It is January 2017 and I finally start writing in my newly created blog space. I applied for the Peace Corps last July just after returning from my first trip to Malawi.
It is a little scary to put myself out there for everyone to see or better read. When I was younger it came easier, but then I only communicated in one language. One would think that two languages would double the vocabulary but for me it is more like I have to make due with 3/4 of words and grammar times two. On top of it I have to decide who I want to write to; my American or German friends. To be honest, just the idea that I will have to make this decision every time I create a post makes my resolve crumble.
Why write at all, you might ask? Well, for once I think I am embarking on a journey that I want to reflect upon. I also think that creating this habit of writing on a regular basis will ground and connect me at the same time. My hope is that you will be an audience for me when I feel lonely in a brick hut 9ooo miles away, living an unfamiliar life with yet another language. I hope I can share my stories with you, my fears, my successes, my failures, the beauty of my new country, the kindness of it’s people, their challenges and victories, their way of life and how it connects to ours.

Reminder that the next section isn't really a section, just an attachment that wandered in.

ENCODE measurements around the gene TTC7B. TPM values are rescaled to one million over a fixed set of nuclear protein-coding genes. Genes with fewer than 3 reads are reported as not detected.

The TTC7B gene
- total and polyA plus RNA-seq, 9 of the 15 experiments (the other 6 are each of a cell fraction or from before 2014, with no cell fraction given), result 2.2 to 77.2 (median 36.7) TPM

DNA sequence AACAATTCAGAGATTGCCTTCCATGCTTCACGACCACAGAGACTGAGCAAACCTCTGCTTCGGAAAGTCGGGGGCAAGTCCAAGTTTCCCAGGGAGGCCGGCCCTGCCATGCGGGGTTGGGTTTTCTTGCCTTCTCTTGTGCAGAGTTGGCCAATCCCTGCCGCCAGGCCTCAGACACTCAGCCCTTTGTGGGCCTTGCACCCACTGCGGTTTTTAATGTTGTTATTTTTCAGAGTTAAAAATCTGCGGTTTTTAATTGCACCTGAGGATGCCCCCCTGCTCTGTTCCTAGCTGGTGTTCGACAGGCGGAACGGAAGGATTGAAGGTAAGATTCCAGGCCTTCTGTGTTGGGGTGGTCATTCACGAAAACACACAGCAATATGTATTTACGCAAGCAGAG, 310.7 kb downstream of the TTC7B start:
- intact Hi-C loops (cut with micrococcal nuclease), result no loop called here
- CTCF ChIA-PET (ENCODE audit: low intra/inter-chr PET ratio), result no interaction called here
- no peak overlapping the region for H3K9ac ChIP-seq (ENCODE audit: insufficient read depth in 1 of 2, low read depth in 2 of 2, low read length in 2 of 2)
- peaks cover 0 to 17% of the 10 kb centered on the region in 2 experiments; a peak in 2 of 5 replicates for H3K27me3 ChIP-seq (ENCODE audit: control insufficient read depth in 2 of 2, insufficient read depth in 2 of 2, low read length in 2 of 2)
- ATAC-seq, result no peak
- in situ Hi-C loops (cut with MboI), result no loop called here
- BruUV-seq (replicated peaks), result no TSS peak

Last week I finished my last task to be submitted via electronic portal to the Peace Corps Headquarters in Washington, DC. This has been the longest application process I have ever had to endure. And it might not even be over yet. However, ever since I pressed the send button for the last time I started having dreams that something will happen that would prevent me from leaving, a broken leg, burglars, a violent storm taking off the roof of my Cedar City house. This was the time that I realized I still REALLY want to go.
Many things walk through ones brain when trying to prepare for an adventure like this; initial excitement, doubts in the face of seemingly insurmountable obstacles, questions about ones own sanity, guilt of leaving people behind who potentially might need me, concerns about ones own ability to learn yet another language, to be physically able to live a lifestyle without electricity, running water, easy transportation or familiar foods, doubts about being able to teach 130 students in one class room. And just in case things don’t work out, I have a pre-written letter of resignation on my desktop, ready to go.
And yet, here I am slowly letting myself get excited about my new life. Things are falling into place, one after another, like a pile of dominoes slowly being erected and organized by an invisible hand.
And now I even finished my first post. I hope you can read over my language mistakes and just be part of this journey. Thanks for doing this with me.
Malawi Sketch Book 1 (my journey in sketching)